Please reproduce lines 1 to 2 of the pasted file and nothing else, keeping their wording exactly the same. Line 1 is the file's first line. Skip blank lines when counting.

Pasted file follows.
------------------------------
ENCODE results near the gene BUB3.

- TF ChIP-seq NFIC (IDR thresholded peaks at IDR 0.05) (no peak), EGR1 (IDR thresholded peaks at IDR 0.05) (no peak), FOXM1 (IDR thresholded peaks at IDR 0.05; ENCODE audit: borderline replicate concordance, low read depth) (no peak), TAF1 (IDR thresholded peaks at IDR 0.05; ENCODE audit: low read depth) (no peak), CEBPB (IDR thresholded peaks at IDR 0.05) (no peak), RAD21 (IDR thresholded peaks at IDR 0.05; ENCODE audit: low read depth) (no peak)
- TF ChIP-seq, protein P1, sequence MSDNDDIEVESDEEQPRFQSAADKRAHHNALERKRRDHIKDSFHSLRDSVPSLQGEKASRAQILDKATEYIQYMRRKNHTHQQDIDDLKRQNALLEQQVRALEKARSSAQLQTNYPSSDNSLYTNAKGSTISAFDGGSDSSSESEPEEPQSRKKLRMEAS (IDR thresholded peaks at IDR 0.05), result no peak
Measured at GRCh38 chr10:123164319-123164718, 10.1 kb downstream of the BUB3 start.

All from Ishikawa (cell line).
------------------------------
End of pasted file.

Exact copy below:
ENCODE results near the gene BUB3.

- TF ChIP-seq NFIC (IDR thresholded peaks at IDR 0.05) (no peak), EGR1 (IDR thresholded peaks at IDR 0.05) (no peak), FOXM1 (IDR thresholded peaks at IDR 0.05; ENCODE audit: borderline replicate concordance, low read depth) (no peak), TAF1 (IDR thresholded peaks at IDR 0.05; ENCODE audit: low read depth) (no peak), CEBPB (IDR thresholded peaks at IDR 0.05) (no peak), RAD21 (IDR thresholded peaks at IDR 0.05; ENCODE audit: low read depth) (no peak)